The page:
Underlying medical conditions. Other medical conditions can contribute to the development or progression of colorectal cancer. Some of these are:
- Adenomatous polyps (adenomas)
- Inflammatory bowel disease (IBD)
- Gardner Syndrome
- Familial adenomatous polyposis (FAP)
- Juvenile polyposis syndrome
- Lynch syndrome
- Other types of cancer
Unhealthy diet. Scientific research has found out that the presence of colorectal cancer in patients can be attributed to the high consumption of processed and red meat.
Colorectal cancer symptoms
As mentioned earlier, colorectal cancer rarely gives away signs or symptoms during its early stages. Once the disease has progressed, the following symptoms may be present:
- Bowel habit changes
- Pain in the abdomen
- Presence of blood in the stool
- Unexplained and unintentional loss of weight
Colorectal cancer screening
To have better chances of surviving colorectal cancer, it is recommended that patients whose risk of acquiring the disease subject themselves to colorectal cancer screening. There are several ways of getting screened for colorectal cancer:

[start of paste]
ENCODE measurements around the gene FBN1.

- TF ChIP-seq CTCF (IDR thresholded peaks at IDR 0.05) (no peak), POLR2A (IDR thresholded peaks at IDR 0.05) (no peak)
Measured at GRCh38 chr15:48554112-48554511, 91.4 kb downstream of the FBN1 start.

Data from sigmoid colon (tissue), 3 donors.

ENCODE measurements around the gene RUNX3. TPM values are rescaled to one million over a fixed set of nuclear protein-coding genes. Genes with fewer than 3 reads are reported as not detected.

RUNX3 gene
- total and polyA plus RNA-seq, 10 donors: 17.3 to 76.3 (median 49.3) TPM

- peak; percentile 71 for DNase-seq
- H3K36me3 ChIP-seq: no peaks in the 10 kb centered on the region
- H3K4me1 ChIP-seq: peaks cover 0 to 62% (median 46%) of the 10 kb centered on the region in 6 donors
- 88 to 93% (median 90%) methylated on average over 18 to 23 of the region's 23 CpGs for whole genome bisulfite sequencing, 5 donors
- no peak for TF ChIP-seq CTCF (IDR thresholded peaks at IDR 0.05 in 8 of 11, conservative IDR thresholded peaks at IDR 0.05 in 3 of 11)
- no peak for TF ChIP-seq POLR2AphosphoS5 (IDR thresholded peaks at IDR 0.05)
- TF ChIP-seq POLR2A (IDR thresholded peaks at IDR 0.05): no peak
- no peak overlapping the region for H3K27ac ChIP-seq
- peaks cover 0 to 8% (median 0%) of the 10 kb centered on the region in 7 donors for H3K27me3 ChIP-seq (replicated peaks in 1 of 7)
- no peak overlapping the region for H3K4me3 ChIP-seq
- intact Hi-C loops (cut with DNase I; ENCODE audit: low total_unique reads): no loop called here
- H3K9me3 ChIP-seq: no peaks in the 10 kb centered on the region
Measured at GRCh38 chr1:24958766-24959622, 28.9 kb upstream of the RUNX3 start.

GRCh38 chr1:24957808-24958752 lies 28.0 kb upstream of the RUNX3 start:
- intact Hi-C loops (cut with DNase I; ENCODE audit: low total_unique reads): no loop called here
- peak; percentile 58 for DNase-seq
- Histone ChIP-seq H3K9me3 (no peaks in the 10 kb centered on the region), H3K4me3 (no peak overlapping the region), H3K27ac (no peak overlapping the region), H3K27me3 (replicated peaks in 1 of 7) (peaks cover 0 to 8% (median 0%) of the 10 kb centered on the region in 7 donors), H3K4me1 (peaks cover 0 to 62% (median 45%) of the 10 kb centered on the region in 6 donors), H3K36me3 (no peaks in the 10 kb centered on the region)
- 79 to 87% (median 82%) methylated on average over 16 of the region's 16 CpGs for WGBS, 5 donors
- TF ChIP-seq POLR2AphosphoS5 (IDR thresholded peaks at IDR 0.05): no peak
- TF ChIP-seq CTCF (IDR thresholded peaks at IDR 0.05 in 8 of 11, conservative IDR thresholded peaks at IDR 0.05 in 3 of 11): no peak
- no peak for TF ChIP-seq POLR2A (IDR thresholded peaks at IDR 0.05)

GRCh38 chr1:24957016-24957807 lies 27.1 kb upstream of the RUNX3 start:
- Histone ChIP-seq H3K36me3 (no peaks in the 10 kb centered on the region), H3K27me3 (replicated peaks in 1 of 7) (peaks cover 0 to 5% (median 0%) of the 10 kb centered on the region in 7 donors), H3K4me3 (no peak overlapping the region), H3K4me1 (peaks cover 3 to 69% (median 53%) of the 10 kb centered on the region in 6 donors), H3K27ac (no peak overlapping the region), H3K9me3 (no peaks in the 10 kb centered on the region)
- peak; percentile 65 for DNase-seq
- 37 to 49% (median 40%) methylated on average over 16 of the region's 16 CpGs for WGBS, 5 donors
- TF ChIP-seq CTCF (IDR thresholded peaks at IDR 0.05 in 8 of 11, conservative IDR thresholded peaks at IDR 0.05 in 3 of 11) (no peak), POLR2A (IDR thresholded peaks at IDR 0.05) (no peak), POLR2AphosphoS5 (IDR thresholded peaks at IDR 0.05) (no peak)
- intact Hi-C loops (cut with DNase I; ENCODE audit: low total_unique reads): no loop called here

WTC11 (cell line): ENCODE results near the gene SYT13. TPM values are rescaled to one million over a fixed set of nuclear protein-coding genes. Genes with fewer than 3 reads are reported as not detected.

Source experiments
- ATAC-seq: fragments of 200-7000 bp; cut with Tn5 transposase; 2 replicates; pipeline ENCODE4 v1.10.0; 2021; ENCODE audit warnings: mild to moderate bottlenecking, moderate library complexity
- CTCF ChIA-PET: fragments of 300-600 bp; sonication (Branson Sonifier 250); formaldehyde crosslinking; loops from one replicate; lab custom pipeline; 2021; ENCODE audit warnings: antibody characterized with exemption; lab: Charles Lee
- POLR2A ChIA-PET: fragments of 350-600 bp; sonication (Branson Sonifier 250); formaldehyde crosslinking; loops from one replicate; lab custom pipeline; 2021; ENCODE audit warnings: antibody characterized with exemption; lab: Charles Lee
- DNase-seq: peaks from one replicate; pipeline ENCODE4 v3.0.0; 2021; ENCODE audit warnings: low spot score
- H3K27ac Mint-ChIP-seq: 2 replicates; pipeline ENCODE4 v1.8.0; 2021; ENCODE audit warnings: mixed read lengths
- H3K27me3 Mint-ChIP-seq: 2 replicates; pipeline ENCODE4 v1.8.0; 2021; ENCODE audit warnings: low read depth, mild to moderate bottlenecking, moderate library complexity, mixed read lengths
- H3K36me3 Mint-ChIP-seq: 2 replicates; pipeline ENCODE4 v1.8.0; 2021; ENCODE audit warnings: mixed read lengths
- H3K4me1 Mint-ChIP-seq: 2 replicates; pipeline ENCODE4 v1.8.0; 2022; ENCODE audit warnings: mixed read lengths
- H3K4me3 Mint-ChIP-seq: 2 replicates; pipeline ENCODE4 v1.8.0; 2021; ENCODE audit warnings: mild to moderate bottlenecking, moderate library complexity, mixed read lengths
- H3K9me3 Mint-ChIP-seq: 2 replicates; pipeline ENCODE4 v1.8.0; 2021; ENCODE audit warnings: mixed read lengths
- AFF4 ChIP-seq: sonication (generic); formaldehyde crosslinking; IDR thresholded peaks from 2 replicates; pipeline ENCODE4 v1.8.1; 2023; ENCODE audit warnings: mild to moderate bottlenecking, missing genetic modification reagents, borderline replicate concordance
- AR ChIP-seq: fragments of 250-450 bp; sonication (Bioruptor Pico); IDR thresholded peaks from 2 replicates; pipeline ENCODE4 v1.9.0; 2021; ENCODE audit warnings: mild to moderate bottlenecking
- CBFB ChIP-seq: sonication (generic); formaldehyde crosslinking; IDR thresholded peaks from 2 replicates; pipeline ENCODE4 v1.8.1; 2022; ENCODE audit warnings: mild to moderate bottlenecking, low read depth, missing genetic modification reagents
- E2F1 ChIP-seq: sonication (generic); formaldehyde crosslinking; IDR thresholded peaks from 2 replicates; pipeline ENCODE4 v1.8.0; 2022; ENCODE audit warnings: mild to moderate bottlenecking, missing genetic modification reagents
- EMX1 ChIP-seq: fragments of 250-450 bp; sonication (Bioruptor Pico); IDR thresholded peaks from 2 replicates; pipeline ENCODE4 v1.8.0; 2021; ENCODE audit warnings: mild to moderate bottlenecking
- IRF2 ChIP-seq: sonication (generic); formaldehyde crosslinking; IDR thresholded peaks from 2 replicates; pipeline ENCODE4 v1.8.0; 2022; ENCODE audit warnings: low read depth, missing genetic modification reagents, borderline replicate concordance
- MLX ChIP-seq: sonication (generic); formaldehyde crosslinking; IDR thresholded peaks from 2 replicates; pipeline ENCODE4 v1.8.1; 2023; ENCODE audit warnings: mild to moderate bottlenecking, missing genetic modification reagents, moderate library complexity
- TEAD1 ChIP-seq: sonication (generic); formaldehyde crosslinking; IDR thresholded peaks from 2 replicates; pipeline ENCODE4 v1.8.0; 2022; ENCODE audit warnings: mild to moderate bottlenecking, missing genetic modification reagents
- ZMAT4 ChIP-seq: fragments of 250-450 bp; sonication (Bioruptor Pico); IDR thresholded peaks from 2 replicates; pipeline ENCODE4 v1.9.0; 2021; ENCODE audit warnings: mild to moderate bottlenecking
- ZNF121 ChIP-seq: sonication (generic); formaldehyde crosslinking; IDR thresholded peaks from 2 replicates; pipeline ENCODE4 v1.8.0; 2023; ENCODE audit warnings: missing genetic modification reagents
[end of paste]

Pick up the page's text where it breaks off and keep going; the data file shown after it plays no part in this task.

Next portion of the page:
- Fecal Immunochemical Testing (FIT)
Colonoscopy. The most common colorectal cancer screening prescribed in Singapore is colonoscopy. This procedure makes use of a colonoscope, which is medical equipment consisting of a flexible tube connected to a monitor and attached with a tiny camera and light at one of its ends. The lighted camera is inserted into the anus and is gently manoeuvred through the rectum until it reaches the colon. The video camera transmits the images inside the large intestines onto the video monitor to show its current condition.